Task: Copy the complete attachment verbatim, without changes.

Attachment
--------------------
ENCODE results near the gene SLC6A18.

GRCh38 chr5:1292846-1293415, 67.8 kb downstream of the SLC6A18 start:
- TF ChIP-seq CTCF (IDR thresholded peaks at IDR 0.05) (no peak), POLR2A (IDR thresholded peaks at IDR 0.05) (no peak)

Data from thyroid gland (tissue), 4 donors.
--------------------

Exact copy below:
ENCODE results near the gene SLC6A18.

GRCh38 chr5:1292846-1293415, 67.8 kb downstream of the SLC6A18 start:
- TF ChIP-seq CTCF (IDR thresholded peaks at IDR 0.05) (no peak), POLR2A (IDR thresholded peaks at IDR 0.05) (no peak)

Data from thyroid gland (tissue), 4 donors.